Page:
Development of Genetic Management Plans

Conservation planning is a collaborative endeavor with multiple stakeholders – government agencies, landowners, businesses, and scientists must all work together to protect natural resources. Genetic diversity and gene flow (transfer of genetic variation between populations) both support the health and long term sustainability of species in the wild. Genetic management plans (GMPs) are one tool that our lab uses to help describe the genetic status of declining species and provide guidance on how to best direct recovery efforts from a genetic perspective. Often, species facing extinction in the foreseeable future require intervention beyond monitoring and assessment. Managers sometimes make captive propagation, and ultimately reintroduction, a priority to increase the number of individuals and populations. GMPs are a written summary of genetic research findings such as estimated population size, potential barriers to gene flow, levels of inbreeding, ideal locations to choose when sourcing broodstock for captive propagation, and candidate areas for reintroduction. GMPs also provide broad guidance for recovery efforts.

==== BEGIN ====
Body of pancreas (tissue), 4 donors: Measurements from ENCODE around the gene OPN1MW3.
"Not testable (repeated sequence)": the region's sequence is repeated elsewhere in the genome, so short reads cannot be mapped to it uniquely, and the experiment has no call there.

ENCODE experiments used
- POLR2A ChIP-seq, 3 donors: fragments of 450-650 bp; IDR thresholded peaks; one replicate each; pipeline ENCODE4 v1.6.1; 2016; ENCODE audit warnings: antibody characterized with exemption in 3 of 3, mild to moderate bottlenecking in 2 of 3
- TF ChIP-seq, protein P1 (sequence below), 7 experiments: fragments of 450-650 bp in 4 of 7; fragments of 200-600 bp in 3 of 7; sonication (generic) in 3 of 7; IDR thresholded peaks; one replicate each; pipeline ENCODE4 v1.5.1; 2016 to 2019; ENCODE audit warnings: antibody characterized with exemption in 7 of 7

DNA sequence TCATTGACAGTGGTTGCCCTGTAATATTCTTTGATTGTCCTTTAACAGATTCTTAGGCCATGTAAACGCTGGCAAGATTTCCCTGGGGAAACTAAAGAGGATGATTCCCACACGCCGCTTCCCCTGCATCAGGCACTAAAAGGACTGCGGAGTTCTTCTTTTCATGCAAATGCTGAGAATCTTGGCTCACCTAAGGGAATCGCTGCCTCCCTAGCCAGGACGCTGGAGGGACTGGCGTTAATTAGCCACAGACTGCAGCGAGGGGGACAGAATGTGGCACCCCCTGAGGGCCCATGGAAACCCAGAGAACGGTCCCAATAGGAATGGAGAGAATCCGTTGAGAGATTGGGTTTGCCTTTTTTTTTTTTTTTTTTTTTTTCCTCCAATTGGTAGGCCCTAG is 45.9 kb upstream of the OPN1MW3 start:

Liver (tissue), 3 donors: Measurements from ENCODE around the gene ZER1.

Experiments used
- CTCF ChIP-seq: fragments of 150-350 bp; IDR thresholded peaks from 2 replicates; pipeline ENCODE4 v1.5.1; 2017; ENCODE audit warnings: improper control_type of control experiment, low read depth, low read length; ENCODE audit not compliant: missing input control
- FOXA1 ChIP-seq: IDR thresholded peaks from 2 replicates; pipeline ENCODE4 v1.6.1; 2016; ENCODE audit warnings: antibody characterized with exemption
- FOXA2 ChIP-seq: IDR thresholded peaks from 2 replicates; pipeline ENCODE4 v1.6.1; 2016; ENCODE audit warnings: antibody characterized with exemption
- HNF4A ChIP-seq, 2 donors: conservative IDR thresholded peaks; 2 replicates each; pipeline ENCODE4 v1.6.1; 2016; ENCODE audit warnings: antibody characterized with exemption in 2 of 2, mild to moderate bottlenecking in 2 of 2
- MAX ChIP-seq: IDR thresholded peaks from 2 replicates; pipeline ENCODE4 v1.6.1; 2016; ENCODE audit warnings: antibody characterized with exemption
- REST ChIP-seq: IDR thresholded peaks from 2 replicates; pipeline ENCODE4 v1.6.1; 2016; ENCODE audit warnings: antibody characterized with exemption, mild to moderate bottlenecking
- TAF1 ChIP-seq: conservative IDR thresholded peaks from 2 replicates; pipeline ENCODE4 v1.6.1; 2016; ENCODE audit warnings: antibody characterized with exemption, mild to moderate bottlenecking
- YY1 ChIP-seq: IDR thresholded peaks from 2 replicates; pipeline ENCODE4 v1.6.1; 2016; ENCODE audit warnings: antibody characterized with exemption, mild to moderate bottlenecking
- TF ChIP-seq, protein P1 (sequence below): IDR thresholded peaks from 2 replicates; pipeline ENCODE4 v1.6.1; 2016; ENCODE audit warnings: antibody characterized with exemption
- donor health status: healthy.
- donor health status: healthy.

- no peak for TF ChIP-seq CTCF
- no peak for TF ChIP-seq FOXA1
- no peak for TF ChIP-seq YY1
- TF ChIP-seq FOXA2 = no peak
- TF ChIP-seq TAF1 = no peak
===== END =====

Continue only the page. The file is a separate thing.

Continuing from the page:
A biologist kneels in knee-deep water looking for freshwater mussels in a river in Missouri.

Spectaclecase Genetic Management Plan

A unique species representing an ancient family of mussels, the Margaritiferidae, the spectaclecase (Cumberlandia monodonta) is found in patches throughout the eastern and midwestern United States. This species has a distinct elongated shell shape and can grow to become quite large, about 9 inches long. They inhabit rivers and can often be found under and around large rock slabs and boulders. Efforts to stop the decline of the Spectaclecase include preventing the spread of the invasive zebra mussel and captive propagation. We are interested in understanding the degree of genetic isolation between populations occurring across this relatively broad distribution and in identifying good sources for broodstock.

Cryopreservation Lab

The Cryopreservation Lab focuses on developing and implementing cryopreservation techniques to secure the remaining genetic diversity of endangered species, reduce issues caused by non-coincident mating, improve control in artificial spawning programs, and transfer wild genetics into hatchery stocks.

Cryopreservation: A Recovery Tool